“Any book represents effort, struggle, work--I know, I write them myself--every book deserves attention, even if that ends with dismissal.”
Penelope Lively, Ammonites and Leaping Fish: A Life in Time
“The world is full of widows--several among my closer friends. We have each known that grim rite of passage, have engaged with grief and loss, and have not exactly emerged but found a way of living after and beyond. It is an entirely changed life, for anyone who has been in a long marriage--forty-one years, for me: alone in bed, alone most of the time, without that presence towards which you turned for advice, reassurance, with whom you shared the good news and the bad. Every decision now taken alone; no one to defuse anxieties. And a thoroughly commonplace experience--everywhere, always--so get on with it and don't behave as though you are uniquely afflicted. I didn't tell myself that at the time, and I doubt if it would have helped if I had, but it is what I have come--not so much to feel as to understand.”
Penelope Lively, Ammonites and Leaping Fish: A Life in Time
“How can you not be involved? These are your times, your world, even if those events are on the other side of it. And as for the narrative--you are a part of that, for better or for worse, whether the grey inexorable economic inevitabilities--recessions and recoveries and having less money or more--or the grand perilous global story.”
Penelope Lively, Ammonites and Leaping Fish: A Life in Time
“...collective memory is unevenly distributed: some people have a rich and deep resource, for others it is minimal. A matter of education, and also of inclination. But however minimal, however threadbare, it is ballast of a kind. We all need that seven-eighths of the iceberg, the ballast of the past, a general past, the place from which we came.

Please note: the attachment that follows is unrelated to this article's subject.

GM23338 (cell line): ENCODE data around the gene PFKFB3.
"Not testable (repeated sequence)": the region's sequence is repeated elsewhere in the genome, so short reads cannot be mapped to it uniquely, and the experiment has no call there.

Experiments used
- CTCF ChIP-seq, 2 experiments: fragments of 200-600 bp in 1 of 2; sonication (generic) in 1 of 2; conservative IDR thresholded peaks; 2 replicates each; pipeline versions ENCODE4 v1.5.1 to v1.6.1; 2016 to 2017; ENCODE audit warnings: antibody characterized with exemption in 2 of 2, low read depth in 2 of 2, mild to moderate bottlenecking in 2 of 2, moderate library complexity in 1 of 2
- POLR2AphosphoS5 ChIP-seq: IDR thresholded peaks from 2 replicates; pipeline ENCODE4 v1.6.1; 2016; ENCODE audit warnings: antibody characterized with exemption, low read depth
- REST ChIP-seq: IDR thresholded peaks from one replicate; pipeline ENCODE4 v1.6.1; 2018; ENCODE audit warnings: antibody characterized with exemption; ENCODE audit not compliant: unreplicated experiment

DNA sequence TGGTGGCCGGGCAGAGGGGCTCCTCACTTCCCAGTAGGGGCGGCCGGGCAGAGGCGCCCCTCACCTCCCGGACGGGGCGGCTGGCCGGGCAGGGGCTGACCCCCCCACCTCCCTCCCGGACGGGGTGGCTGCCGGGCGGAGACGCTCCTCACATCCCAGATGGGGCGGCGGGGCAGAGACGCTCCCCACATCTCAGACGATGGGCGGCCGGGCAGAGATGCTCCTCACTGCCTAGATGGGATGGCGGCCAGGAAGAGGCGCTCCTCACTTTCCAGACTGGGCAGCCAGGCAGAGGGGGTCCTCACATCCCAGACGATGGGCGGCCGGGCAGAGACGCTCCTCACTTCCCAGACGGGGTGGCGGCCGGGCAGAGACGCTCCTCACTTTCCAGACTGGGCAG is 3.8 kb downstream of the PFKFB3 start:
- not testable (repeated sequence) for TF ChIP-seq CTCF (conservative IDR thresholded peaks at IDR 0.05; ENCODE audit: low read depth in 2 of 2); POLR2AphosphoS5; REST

That is why history should be taught in school, to all children, as much of it as possible. If you have no sense of the past, no access to the historical narrative, you are afloat, untethered; you cannot see yourself as a part of the narrative, you cannot place yourself within a context. You will not have an understanding of time, and a respect for memory and its subtle victory over the remorselessness of time.”
Penelope Lively, Ammonites and Leaping Fish: A Life in Time
“I have been reading history all my life, and am sharply aware that I know very little. I have an exaggerated respect for historians--certain historians; they seem to me grounded in a way that most of us are not, possessed of an extra sense by virtue of access to times and places when things were done differently. They have--can have--heightened perception.”
Penelope Lively, Ammonites and Leaping Fish: A Life in Time
“History is not so much memory as collective evidence. It is what has happened, what is thought to have happened, what some claim to have happened. The collective past is fact and fabrication--much like our private pasts. There is no received truth, just a tenuous thread of events amid a swirl of dispute and conflicting interpretation. But... the past is real. This is simplistic, but also, for me, awe-inspiring. I am silenced when I think about it: the great ballast of human existence.”
Penelope Lively, Ammonites and Leaping Fish: A Life in Time
“To be completely ignorant of the collective past seems to me to be another state of amnesia; you would be untethered, adrift in time. Which is why all societies have sought some kind of memory bank, whether by way of folklore, story-telling, recitation of the ancestors--from Homer to Genesis. And why the heritage industry does so well today; most people may not be particularly interested in the narrative of the past, in the detail or the discussion, but they are glad to know that it is there.”